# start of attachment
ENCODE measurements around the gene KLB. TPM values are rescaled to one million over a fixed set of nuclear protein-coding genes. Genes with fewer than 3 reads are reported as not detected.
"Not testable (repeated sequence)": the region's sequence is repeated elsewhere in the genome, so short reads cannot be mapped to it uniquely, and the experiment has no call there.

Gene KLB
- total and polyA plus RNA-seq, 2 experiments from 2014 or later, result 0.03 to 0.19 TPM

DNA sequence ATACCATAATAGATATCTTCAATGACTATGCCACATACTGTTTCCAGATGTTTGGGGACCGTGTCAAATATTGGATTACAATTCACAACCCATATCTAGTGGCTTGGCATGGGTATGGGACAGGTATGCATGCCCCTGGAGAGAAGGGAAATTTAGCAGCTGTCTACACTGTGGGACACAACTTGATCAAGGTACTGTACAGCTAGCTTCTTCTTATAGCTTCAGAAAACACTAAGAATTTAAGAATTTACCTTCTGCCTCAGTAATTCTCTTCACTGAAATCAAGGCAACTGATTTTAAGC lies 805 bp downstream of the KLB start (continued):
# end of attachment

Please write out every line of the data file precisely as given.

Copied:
ENCODE measurements around the gene KLB. TPM values are rescaled to one million over a fixed set of nuclear protein-coding genes. Genes with fewer than 3 reads are reported as not detected.
"Not testable (repeated sequence)": the region's sequence is repeated elsewhere in the genome, so short reads cannot be mapped to it uniquely, and the experiment has no call there.

Gene KLB
- total and polyA plus RNA-seq, 2 experiments from 2014 or later, result 0.03 to 0.19 TPM

DNA sequence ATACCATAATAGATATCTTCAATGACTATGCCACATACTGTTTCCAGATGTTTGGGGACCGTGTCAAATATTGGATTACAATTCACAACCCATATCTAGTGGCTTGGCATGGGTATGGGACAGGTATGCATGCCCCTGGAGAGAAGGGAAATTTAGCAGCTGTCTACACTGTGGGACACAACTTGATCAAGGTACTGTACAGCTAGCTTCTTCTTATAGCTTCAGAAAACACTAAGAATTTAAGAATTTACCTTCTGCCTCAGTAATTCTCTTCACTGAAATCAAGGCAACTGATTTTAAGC lies 805 bp downstream of the KLB start (continued):